With more than 1.3 billion inhabitants, India is the country with the world’s largest population after China. Although the country has a rapidly growing economy, many regions are still plagued by poverty and underdevelopment. In addition, India is the second most affected country in the world by the coronavirus pandemic. Many have lost their livelihoods during the pandemic, including countless Christians. As a religious minority in India, they are often victims of discrimination and violence. ACN is aware of the difficult role of the Church of India and stands by it with many aid projects.
Culture and society in India are deeply rooted in Hinduism. Hindus form the largest religious denomination with 80% of the population. Minorities such as Muslims and Christians, on the other hand, are often victims of discrimination and violent attacks. In the reporting year, the Church was particularly concerned about an announced “anti-conversion campaign” by Hindu nationalist circles who want to take massive action against alleged Christian missionary activities.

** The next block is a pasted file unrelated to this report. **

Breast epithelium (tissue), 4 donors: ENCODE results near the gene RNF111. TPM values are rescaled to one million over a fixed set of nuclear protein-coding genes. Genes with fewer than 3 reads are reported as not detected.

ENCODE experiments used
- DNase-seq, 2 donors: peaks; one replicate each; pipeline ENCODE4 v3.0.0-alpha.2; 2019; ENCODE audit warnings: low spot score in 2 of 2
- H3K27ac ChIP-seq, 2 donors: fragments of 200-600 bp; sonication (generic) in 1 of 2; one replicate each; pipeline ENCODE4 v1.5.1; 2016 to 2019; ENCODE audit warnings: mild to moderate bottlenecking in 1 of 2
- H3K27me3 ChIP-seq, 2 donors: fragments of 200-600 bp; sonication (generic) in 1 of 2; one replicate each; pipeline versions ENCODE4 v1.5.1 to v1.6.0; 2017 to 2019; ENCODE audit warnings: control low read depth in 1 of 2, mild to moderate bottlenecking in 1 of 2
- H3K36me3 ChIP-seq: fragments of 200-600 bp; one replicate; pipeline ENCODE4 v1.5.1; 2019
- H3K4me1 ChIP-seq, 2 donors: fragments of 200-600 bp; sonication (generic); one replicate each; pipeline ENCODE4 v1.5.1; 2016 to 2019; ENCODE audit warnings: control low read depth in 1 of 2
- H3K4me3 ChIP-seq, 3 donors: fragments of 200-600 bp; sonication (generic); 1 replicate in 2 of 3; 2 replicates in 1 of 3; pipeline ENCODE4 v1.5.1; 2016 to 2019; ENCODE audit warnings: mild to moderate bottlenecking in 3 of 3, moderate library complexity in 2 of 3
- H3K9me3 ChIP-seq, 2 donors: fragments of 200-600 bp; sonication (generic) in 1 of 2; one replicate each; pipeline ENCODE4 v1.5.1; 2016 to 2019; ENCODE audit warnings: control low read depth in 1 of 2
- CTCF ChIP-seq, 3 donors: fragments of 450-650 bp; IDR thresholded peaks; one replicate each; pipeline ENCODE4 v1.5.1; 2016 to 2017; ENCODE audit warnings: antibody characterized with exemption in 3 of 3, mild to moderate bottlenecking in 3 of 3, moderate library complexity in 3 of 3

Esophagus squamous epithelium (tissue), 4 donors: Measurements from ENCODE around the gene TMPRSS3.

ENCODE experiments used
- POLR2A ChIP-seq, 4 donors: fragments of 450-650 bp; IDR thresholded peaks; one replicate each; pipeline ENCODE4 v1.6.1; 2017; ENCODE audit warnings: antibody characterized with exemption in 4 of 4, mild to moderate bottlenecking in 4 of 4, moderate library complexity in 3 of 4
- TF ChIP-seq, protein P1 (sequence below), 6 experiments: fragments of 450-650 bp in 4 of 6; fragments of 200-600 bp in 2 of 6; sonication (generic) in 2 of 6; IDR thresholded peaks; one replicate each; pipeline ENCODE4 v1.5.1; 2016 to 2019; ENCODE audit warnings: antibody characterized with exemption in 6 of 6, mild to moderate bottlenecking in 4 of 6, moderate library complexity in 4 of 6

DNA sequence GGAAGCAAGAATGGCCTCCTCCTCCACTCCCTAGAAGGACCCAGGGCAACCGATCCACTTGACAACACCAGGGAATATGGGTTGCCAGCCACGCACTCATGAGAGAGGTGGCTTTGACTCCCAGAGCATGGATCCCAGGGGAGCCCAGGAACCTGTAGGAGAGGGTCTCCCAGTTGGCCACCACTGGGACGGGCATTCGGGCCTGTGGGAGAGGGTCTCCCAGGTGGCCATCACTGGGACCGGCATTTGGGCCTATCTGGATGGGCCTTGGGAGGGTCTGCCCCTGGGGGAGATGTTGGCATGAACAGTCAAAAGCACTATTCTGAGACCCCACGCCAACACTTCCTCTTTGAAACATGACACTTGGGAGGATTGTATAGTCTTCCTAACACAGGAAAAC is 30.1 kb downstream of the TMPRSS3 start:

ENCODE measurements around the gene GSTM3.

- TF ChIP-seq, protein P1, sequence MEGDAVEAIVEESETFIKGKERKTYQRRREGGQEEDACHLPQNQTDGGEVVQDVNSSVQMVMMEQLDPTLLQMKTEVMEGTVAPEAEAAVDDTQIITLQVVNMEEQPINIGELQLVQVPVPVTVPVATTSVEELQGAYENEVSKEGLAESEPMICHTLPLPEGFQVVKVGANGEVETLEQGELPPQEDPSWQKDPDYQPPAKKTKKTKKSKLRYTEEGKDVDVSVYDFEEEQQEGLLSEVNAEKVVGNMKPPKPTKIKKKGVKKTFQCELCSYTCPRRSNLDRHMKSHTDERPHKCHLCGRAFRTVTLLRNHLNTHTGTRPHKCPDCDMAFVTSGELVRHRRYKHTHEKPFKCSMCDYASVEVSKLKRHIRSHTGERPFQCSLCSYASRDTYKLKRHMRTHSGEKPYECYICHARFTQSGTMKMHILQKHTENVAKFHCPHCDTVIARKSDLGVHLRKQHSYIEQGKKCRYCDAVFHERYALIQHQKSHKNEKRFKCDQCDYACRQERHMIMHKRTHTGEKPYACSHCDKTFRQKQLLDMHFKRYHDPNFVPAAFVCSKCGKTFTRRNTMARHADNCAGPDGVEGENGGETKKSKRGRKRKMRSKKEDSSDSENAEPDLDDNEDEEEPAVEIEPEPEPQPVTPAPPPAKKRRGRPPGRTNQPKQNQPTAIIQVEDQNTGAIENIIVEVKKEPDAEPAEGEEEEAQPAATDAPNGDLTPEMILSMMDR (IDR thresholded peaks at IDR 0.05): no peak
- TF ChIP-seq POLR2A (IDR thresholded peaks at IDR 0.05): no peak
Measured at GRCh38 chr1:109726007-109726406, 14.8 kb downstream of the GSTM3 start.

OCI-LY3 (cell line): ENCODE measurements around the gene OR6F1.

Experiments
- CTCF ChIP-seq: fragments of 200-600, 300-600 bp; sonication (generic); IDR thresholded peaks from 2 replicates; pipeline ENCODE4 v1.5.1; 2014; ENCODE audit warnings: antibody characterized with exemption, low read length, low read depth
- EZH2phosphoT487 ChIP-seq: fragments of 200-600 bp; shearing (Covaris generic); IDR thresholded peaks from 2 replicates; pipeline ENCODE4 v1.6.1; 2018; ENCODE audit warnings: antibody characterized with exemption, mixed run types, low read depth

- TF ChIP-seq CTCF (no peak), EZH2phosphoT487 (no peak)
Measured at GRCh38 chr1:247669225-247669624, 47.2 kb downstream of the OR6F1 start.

Church representatives called on the government to protect Christians and other religious minorities from attacks.
Christians need to be protected from attacks by Hindu extremists.
India also had to bear the brunt of the coronavirus crisis in 2020. When the first lockdown was announced in March, the number of unemployed skyrocketed. The hardest hit were millions of migrant workers who were left without food, money and shelter during the lockdown. At times in September, the number of new cases reached 100,000 per day.ACN concentrated its aid efforts mainly in the poor north- and north-east of India.
For example, in the Diocese of Tezpur in the state of Assam, where most Christians work on the huge tea plantations. Priests not only care for them pastorally, but also provide concrete development aid so that people can escape their misery. In the reporting year, we were able to support 113 priests with Mass stipends. We also provided training aid for seminarians, financed vehicles for pastoral care and helped with the renovation and construction of church buildings.
Help for the religious sisters of the “Daughters of the Cross” Congregation
In the Diocese of Rourkela in north-east India, 63 religious sisters of the “Daughters of the Cross” Congregation are working as teachers. As the schools were closed during the lockdown, the religious sisters did not receive salaries for months. In addition, disinfectants and protective material were needed to prevent the spread of the virus, which caused additional costs. The religious sisters sewed hundreds of metres of fabric into protective masks for those in need and supported families left destitute by the pandemic. ACN supported the religious sisters with 10,000euros.